Fairy Bread Sponge Cake
"Australian answer to the Momofuku Milk Bar Birthday Cake"Serves 8 | Prep Time 1 hour 20 minutes | Cook Time 25 minutes
Why I Love This Recipe
Every Australian knows it's just not a party without Fairy Bread! For those of you residing in outside the wonderful world of Aus, that's a slice of bread, slathered in butter, and covered in sprinkles.. but not those long, slightly soft sprinkles, they're tiny little solid balls of coloured sugar that we've dubbed 100's and 1000's
Apparently, this tradition started in Perth, in 1921, and it's been a staple party food in Australia ever since. As a kid, it was honestly the highlight of the party!
So when I realised that my good friend Brendan was turning 21 tomorrow... I knew exactly what I had to do. I had to adapt this childhood party favourite, into a cake.
This, is Australia's answer to the Momofuku Milk Bar Birthday Cake... The Fairy Bread Sponge Cake!!
VIEW ORIGINAL BLOG POST LINKED BELOW FOR MY TIPS FOR MASTERING THIS BAKE
Ingredients You'll Need
2/3 cup caster sugar
1 cup self-raising flour
2tbsp 2tsp cornflour
1tsp cream of tartar
1tsp vanilla essence
250g unsalted butter (small cubes)
3 cups icing sugar
2tbsp full cream milk
190g 100's and 1000's sprinkles
Preheat your oven to 160 degrees Celsius
Prepare a 9-icnh (23cm) diameter cake tin. Set aside.
Separate your eggs, place your yolks in one mixing bowl, the whites in another.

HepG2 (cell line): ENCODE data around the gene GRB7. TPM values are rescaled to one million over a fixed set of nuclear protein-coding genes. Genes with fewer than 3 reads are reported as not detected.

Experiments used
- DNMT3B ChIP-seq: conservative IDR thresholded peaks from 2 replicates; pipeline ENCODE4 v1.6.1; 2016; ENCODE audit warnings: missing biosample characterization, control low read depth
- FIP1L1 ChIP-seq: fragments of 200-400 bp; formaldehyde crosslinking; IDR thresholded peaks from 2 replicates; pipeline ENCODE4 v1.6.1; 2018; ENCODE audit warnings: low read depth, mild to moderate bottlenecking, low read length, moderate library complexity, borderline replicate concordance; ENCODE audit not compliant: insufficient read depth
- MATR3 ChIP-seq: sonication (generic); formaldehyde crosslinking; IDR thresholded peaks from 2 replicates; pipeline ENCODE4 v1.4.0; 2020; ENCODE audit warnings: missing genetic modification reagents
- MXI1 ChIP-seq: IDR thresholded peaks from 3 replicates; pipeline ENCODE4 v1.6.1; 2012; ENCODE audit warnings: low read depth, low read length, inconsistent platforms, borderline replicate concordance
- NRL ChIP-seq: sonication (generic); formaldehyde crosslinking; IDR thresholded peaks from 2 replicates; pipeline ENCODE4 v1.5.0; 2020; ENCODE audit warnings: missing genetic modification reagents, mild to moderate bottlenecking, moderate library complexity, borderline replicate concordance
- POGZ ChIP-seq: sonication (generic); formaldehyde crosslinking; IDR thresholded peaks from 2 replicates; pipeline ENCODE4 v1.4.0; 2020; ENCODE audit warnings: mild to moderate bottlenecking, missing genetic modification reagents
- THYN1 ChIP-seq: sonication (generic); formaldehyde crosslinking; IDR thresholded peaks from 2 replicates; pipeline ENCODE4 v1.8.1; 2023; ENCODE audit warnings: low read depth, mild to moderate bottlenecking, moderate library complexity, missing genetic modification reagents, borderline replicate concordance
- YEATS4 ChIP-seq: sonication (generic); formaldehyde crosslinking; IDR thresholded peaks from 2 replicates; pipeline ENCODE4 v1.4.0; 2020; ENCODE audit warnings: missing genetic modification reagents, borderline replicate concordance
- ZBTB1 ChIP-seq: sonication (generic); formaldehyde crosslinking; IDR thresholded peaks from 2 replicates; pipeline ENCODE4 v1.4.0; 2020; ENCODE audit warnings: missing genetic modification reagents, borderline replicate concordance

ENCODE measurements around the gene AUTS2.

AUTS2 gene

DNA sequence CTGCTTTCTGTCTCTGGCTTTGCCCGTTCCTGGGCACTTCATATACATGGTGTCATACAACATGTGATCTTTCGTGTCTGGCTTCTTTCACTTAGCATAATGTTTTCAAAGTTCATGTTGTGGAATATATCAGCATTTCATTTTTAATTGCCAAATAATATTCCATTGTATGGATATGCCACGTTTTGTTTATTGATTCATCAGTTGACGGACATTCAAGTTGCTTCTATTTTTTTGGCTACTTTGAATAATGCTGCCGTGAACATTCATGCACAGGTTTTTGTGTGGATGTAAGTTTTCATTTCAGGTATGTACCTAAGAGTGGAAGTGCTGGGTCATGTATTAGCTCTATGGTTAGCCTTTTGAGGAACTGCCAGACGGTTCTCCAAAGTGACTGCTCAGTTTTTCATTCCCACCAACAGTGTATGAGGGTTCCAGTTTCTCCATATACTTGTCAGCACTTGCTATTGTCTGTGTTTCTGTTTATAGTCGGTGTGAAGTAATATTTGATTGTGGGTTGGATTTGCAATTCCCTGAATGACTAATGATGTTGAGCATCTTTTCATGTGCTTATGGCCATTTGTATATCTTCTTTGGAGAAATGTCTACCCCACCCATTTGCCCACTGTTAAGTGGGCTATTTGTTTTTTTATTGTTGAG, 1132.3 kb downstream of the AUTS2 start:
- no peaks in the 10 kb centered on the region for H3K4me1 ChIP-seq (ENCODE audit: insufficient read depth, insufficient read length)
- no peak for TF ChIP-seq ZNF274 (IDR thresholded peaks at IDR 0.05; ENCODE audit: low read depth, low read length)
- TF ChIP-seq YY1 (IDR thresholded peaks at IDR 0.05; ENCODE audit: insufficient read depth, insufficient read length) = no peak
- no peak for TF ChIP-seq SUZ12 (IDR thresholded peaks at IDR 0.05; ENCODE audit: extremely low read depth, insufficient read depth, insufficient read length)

Beat your egg whites on high speed with an electric mixer, pouring in half of your caster sugar as you go, until it holds soft peaks and is of a meringue texture (smooth, glossy, and thick).
Clean and dry or change your beaters, and beat your egg yolks on high speed, gradually pouring the second half of your caster sugar as you go, until egg yolks have roughly doubled in size.
Pour egg yolks into your whites and using a soft silicone spatula, fold them together gently.
Into a separate bowl, sift together your self-raising flour, cornflour, and cream of tartar. Then sift them a second time into the mixing bowl with your eggs.
Fold wet and dry ingredients together gently until well combined.
Ensure you scrape the bottom of the mixing bowl to pick any last small pockets of flour.
Pour mixture into pre-prepared tin, and place on the centre rack in the oven for 25 minutes, or until a skewer inserted into the centre of the cake is removed clean.
Allow cake to cool in the tin for 10 - 15 minutes.
Run a knife around the edge of your cake to release it from the tin,and gently transfer it onto a cooling rack. Place in the fridge to cool.
Place all your buttercream ingredients into a large mixing bowl, and beat on high until the butter has lightened in colour and is soft and 'creamy'. This usually takes around 10 minutes.
Retrieve cake from the fridge, apply a small dollop of butter cream to your cake board, place your cake atop it.
Apply a rough, thin coat of icing to your entire cake.
This is the crumb coat, it is designed to encase any crumbs that may crumble off, and 'shape' your cake. This is that stage where you want to fill in any gaps, straighten the cakes edges, flatten out the top ect.
Move your cake back to fridge for 30 minutes to allow to icing to set.
Retrieve your cake from the fridge, and apply your final layer of icing.
Once you're happy with the final shape and edges on your cake, sit it atop a baking tray (to catch some of the sprinkles you're about to get all over the kitchen) and gently press your hundreds and thousands into the frosting,
And your done!